Project Summary Population-based studies have traditionally focused on measurement of body fat (i.e. obesity) to assess the contribution of poor lifestyles to insulin resistance and cardiovascular risk. While much less recognized is the role of skeletal muscle in these conditions. Built on our proposed biobehavioral model which incorporates multi- dimensional evaluation of skeletal muscle health (i.e. mass, function, strength, and intermuscular fat infiltration) and its molecular transducer (i.e. myokine response to whole body vibration), the fundamental objective of this proposal is to evaluate the systemic contribution of skeletal muscle health in mediating the role of obesogenic lifestyles (i.e. psychosocial stress, unhealthy diet and physical inactivity) on insulin resistance and the development of preclinical markers of cardiovascular disease (CVD) (i.e. arterial stiffness, carotid intima media thickness and endothelial function). To evaluate the impact of environmental factors on manifestation of biological markers, genetic influences must be controlled. Building on our Georgia CV Twin Study which has evaluated a multi-ethnic twin samples of 532 twin pairs with roughly equal number of African Americans (AA) and European Americans (EA) 4 times over 15 years and has physical activity and psychosocial stress collected during these visits, we will conduct one additional follow-up visit (age range 22-45 yrs) to measure skeletal muscle health, insulin resistance and preclinical markers of CVD. The specific aims are to test the hypotheses that: (1) Obesogenic lifestyle factors (i.e. psychosocial stress, physical inactivity and unhealthy diet) will jointly or distinctively impair skeletal muscle health, and impaired skeletal muscle health will be the pathway through which obesogenic lifestyle factors exert their influence on insulin resistance and preclinical markers of CVD. (2) Myokine response to whole body vibration will be the molecular transducers mediating the effect of skeletal muscle health on insulin resistance and preclinical markers of CVD. (3) Ethnicity and gender may modify the influence of obesogenic lifestyle factors upon aim 1 and 2. The secondary aims are: (1) To examine whether skeletal muscle health can explain the health disparity between AAs and EAs in the risk of type 2 diabetes and CVD. (2) To examine the potential effects of gene-environment interactions on skeletal muscle response to obesogenic lifestyles. This proposal represents a paradigm shift by focusing on impairments in skeletal muscle rather than adiposity as a cause of poor lifestyle induced metabolic and vascular dysfunction. This information can not only guide the effective dissemination of the knowledge and increase the success rate of behavior changes, but also has the potential to generate new treatment strategies targeting the critical illness in which skeletal muscle as a determinant of survival. Furthermore, increased understanding of the mechanisms contributing to health disparities between AAs and EAs will enable the development of ethnicity- specific prevention strategies.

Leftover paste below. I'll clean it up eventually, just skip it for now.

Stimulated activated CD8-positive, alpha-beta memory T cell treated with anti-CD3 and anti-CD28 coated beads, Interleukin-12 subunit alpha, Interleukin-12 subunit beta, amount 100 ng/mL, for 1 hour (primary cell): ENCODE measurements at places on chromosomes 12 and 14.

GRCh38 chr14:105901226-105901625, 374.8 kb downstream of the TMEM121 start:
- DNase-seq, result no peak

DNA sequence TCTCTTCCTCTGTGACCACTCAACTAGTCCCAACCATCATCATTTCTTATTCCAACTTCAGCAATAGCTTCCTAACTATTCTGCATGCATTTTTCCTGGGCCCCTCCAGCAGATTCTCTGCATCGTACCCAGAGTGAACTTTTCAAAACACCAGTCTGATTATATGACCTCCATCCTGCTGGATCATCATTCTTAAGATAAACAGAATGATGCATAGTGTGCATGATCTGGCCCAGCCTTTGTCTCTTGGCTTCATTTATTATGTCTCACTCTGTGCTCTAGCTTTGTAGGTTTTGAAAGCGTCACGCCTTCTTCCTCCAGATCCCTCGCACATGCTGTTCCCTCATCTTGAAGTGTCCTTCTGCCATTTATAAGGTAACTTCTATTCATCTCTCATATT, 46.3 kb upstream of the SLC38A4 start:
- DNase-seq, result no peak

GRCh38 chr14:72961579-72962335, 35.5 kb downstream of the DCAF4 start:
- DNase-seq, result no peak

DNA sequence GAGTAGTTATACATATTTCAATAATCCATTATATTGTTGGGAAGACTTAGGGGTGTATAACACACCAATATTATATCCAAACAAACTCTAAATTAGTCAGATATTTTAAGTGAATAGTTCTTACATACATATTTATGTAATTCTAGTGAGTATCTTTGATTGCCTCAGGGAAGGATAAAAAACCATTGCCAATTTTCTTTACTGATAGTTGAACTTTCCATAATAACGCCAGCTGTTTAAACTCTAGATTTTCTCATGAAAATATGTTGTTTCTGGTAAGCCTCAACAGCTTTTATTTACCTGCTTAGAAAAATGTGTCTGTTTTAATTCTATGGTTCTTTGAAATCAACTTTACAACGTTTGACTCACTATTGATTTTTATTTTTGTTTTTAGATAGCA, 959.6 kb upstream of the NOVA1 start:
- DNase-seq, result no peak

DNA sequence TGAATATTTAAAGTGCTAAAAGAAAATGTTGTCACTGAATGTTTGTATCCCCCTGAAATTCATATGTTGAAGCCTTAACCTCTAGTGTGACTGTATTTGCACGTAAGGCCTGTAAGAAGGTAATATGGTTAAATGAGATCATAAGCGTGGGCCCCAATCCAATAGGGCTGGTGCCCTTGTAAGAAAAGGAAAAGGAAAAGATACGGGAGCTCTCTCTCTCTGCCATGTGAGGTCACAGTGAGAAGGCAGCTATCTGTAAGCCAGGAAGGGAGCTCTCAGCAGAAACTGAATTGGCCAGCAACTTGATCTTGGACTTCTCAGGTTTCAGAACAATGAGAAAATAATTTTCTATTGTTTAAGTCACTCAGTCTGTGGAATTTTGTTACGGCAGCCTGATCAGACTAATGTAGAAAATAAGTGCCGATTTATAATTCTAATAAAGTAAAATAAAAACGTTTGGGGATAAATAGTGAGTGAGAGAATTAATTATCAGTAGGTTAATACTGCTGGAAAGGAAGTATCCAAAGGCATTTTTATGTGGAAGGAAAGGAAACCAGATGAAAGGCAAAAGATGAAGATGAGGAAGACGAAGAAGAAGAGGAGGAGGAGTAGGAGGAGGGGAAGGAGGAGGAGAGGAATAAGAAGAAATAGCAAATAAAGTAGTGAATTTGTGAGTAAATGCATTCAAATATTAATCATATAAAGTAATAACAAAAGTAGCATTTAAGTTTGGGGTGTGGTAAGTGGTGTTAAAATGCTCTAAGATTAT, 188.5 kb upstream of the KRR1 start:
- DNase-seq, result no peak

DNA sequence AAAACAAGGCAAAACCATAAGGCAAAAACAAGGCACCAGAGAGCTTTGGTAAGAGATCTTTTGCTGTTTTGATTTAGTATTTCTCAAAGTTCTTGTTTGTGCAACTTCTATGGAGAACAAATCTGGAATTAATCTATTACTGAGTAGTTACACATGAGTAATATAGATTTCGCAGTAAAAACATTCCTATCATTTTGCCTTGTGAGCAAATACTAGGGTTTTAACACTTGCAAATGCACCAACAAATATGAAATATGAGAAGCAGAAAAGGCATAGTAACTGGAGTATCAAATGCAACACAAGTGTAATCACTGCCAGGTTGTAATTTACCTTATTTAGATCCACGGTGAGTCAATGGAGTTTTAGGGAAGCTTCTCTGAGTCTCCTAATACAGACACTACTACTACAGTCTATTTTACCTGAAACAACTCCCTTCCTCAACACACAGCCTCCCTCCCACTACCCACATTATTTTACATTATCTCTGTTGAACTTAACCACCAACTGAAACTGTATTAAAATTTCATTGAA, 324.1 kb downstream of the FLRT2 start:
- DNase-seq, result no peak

- National Institutes of Health: $670,676.00
- National Institutes of Health: $675,835.00